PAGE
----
I ran an abysmal 25:32 in this race, which is slow even by CT hills standards (8:14 pace). To give you a sense of how slow this time was by comparison, I ran a much faster 7:53 pace for my 10-mile race in FL last November, and my last 5K in FL was a 22:59 in February ’14 (7:25 pace). How is this possible?  Two words: relentless hills. In similarly hilly races in CT in the past five years, I had run close to a 24:00 in one of them and a 25:20 in another. But this race was even more challenging than those races. These hills were incessantly steep and rolling and reminded me of the courses I had run in high school cross country races – never more than a few hundred yards of flat terrain before the next hill was summoning you. And the bigger you are, the more your legs scream on these courses, so my not-so-dainty frame was more of a liability than ever on this course.  Even experienced CT runners who train on hills regularly were about a minute slower than normal on this course (Alek researched the race times of the runners in the top five of this race online). But even given these realities, I still could have and should have been faster, but there were other complicating factors.

Five Explanations for My Sub-Par Performance

(Alek prefers to substitute the word “excuses” for my reference to “explanations”)

  1. In the week leading up to the race, I had driven 28 hours up the Eastern Seaboard from Florida to New Hampshire, from New Hampshire to Boston, and from Boston to Colchester, CT and (as if that weren’t enough), we drove another 2.5 hours roundtrip for this race. I ran two short shake-out runs on the days leading up to this race but to no avail. My legs were incurably stiff from all that sitting and every step I took in the race hurt more than the previous one.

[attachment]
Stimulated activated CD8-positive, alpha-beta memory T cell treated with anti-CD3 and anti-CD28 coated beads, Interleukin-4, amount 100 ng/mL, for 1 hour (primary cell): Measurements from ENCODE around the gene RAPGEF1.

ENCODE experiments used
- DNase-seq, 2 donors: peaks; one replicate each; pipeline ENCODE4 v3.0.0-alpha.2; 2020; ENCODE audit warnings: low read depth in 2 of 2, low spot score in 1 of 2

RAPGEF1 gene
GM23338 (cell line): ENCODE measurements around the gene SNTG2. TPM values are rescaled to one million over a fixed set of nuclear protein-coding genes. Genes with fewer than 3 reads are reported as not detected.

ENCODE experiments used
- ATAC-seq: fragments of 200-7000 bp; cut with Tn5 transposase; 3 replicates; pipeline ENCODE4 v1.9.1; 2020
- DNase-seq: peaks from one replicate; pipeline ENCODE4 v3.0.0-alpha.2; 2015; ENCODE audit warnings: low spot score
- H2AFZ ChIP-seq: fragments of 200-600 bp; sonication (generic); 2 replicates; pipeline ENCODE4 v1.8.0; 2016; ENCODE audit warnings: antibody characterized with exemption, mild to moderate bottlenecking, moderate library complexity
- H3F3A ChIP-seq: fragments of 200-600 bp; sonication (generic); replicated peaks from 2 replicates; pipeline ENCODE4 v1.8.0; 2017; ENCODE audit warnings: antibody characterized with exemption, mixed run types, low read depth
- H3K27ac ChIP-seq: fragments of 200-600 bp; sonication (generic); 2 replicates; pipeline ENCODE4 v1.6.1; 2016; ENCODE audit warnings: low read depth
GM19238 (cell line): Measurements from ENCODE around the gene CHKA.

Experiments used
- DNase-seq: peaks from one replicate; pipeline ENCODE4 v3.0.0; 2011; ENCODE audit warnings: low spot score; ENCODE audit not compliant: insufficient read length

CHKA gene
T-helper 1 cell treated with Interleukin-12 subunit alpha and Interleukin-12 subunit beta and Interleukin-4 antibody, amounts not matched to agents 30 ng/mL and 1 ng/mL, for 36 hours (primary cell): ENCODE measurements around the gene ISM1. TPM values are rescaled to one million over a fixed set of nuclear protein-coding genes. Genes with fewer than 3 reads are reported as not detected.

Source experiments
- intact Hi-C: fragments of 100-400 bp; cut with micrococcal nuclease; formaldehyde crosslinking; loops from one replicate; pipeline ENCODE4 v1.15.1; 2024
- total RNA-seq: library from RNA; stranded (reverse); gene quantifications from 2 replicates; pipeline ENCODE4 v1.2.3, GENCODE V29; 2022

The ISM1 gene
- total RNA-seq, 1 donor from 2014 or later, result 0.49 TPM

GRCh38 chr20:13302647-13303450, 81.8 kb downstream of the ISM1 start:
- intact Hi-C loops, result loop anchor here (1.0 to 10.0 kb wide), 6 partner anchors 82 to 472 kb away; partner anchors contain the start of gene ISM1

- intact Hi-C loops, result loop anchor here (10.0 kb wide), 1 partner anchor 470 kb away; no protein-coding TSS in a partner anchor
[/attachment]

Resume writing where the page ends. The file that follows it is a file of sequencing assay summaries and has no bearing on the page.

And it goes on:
2. I hadn’t done any 5K speed training to prepare for this race and had done limited running training in general. May was my first 100-mile month of 2015. I had averaged only 60-75 miles per month in January-April this year because of my transition to competitive rowing. To give you a sense of how low my mileage has been this year, I have averaged 1100-1300 miles per year for the past five years, whereas based on my mileage to date this year, I will likely only run about 800 miles in 2015.
  3. Ever since moving to Florida in 2006, races with hills always kill my times even when I am in peak running shape. Even Alek bemoaned the challenging hills in this course.
  4. As one of my colleagues aptly remarked recently, the warranty on your body starts to expire when you hit 50. At 51, I feel like I’m living on borrowed time as a competitive distance runner. After 36 almost entirely injury-free years as a competitive distance runner, I feel like maybe I shouldn’t push my luck. A temporary moratorium on road races may be in order soon as I try to make a full transition back to competitive rowing after a 30-year hiatus from my success in that sport in my college days. I have a one-year membership at Orlando Rowing Club (ORC) and I want to compete in a few more races in 2015 to see how things play out as I continue to try to juggle these two sports. In my first race in the Men’s Masters 8 boat with ORC, we won a bronze medal at the Florida Masters Regatta in Orlando last month.  Some bigger races are on the horizon that will provide ample challenge in the months ahead.  I likely will not even think about competing in another road race until November at the earliest when the FL heat and humidity subsides.